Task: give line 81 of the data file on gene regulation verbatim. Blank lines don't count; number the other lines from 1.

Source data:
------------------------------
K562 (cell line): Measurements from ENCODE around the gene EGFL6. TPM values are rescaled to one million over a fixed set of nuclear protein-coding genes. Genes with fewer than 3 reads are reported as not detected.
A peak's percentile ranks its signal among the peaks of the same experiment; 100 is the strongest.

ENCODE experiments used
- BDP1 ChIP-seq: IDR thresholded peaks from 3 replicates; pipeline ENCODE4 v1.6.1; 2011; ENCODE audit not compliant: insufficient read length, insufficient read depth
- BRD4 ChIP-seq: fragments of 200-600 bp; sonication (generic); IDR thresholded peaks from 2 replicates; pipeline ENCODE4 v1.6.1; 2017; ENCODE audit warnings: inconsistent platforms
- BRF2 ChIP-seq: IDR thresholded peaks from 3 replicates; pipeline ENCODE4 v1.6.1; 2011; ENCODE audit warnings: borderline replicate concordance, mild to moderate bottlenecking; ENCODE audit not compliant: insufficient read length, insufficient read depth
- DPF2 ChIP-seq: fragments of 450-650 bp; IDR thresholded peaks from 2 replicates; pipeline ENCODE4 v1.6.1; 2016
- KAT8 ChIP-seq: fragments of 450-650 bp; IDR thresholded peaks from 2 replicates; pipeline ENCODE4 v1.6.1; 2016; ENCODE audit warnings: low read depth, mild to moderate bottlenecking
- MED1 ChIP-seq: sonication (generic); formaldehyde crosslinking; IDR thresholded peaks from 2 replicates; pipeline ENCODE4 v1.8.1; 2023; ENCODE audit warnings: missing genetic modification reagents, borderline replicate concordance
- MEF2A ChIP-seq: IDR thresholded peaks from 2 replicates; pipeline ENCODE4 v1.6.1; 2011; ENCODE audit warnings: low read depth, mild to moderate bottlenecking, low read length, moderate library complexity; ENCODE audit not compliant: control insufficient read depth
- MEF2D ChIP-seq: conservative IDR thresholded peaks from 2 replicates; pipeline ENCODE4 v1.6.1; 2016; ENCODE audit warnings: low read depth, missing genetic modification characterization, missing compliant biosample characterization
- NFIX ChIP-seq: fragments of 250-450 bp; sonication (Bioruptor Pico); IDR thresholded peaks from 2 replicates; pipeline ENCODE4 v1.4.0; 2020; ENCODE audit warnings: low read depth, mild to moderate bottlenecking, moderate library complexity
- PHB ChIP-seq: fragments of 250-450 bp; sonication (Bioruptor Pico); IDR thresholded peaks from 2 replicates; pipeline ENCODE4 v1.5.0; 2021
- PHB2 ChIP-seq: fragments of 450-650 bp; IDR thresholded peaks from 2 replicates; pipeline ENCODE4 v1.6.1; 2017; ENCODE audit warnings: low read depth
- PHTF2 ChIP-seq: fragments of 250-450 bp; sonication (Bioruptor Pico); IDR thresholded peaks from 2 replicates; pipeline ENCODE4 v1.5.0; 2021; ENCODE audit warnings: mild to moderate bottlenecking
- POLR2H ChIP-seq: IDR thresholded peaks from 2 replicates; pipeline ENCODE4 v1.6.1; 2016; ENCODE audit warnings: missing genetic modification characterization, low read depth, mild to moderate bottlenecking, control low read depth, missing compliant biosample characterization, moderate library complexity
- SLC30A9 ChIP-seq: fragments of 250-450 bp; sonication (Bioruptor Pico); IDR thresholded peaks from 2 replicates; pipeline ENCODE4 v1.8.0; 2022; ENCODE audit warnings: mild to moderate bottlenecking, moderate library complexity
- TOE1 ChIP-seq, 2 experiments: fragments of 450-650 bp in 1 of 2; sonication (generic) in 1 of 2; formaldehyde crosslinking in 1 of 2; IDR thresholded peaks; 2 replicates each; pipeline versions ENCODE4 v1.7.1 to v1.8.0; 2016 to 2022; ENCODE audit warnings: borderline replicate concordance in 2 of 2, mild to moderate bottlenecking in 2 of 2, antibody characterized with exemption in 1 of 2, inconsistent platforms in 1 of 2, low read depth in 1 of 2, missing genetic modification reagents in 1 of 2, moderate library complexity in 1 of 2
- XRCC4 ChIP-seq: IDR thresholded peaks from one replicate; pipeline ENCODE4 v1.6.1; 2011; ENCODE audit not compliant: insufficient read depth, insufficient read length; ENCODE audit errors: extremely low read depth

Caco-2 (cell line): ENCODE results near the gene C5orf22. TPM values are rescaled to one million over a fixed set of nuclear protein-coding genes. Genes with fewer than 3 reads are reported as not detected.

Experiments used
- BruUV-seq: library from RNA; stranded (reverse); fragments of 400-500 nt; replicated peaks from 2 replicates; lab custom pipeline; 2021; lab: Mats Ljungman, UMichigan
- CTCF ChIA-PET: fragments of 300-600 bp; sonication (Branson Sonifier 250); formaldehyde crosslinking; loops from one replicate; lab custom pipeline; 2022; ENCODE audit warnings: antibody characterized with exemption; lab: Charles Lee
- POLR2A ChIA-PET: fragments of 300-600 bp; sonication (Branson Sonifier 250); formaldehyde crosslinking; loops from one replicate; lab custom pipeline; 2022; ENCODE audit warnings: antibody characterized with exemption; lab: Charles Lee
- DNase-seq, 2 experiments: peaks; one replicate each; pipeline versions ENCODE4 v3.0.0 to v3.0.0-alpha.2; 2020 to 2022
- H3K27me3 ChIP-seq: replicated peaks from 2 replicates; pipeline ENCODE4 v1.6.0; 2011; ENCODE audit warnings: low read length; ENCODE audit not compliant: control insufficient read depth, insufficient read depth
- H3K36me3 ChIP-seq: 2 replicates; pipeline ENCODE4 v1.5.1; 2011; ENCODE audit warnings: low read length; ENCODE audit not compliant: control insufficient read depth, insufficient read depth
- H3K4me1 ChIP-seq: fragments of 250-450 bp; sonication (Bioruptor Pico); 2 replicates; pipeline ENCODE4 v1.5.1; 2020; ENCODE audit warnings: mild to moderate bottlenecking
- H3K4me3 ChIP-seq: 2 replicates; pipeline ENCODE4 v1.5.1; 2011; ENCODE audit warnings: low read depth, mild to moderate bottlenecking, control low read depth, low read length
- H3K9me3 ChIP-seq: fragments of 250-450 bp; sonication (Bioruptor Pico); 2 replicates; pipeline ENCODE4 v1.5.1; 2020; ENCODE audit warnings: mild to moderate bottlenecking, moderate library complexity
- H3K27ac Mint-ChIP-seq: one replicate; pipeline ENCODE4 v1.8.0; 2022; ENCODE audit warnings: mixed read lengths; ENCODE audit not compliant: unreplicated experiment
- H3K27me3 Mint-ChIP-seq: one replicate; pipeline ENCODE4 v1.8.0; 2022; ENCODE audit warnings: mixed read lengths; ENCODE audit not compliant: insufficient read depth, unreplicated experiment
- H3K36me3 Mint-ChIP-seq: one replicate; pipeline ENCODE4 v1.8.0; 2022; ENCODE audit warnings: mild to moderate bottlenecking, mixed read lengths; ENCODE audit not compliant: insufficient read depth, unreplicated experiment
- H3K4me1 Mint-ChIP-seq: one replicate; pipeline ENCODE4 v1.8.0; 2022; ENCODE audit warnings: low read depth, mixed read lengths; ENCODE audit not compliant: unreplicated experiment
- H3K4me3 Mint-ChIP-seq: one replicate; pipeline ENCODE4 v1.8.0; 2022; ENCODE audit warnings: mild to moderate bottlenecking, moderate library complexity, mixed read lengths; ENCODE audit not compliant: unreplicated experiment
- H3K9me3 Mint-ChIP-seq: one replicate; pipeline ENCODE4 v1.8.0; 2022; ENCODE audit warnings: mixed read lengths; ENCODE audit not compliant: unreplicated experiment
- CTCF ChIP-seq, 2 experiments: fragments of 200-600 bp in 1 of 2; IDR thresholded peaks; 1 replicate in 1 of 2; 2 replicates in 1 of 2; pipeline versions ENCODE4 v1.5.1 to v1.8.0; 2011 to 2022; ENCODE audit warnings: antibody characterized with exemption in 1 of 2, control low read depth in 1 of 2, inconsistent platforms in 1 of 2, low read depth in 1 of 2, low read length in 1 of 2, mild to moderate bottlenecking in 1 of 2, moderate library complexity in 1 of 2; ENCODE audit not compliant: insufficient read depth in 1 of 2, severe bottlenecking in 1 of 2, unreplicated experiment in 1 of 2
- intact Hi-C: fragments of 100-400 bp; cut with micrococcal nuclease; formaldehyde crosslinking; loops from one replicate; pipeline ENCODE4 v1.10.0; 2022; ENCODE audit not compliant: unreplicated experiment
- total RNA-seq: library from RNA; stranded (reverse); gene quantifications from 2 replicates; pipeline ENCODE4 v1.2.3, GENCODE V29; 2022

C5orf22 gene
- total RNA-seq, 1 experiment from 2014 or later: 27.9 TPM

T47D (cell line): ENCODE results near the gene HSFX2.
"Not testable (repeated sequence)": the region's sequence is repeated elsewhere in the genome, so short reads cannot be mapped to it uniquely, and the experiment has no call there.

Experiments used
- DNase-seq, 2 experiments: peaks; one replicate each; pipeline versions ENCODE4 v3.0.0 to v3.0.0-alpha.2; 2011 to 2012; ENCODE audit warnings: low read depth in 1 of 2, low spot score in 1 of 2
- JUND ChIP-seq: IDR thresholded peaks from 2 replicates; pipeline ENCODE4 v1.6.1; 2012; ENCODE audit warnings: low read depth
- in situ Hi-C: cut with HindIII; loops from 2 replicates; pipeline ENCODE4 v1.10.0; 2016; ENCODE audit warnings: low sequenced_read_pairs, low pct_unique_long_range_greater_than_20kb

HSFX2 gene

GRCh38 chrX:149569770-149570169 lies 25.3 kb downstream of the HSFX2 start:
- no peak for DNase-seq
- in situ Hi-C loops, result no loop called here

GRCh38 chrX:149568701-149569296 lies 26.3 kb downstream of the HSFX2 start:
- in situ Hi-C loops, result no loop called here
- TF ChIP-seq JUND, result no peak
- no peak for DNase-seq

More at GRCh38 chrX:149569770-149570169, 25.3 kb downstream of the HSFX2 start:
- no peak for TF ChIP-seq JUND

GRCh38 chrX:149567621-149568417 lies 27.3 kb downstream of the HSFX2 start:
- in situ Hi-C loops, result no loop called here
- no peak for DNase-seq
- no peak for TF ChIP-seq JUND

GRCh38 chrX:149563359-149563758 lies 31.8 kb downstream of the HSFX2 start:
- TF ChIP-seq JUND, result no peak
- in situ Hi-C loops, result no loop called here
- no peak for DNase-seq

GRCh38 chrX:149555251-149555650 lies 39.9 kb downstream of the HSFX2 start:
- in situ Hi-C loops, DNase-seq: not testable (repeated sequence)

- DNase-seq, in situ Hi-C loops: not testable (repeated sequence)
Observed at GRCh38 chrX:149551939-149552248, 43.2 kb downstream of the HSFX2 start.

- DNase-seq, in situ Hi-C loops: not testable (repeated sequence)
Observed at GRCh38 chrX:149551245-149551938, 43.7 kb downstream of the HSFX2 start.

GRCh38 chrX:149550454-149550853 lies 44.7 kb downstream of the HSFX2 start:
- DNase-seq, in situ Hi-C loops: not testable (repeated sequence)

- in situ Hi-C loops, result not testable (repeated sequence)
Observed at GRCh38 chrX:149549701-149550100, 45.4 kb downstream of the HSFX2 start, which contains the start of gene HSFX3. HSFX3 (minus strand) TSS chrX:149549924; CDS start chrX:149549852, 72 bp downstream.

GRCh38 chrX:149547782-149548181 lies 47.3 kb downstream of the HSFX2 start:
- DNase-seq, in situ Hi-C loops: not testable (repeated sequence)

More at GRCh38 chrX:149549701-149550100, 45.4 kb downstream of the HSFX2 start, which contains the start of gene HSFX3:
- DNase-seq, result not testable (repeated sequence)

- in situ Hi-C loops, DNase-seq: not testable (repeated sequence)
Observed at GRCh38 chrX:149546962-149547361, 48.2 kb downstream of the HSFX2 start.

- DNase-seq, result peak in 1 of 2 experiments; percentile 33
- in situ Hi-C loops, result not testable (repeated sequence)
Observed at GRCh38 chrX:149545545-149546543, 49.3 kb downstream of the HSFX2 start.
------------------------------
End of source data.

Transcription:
Observed at GRCh38 chrX:149546962-149547361, 48.2 kb downstream of the HSFX2 start.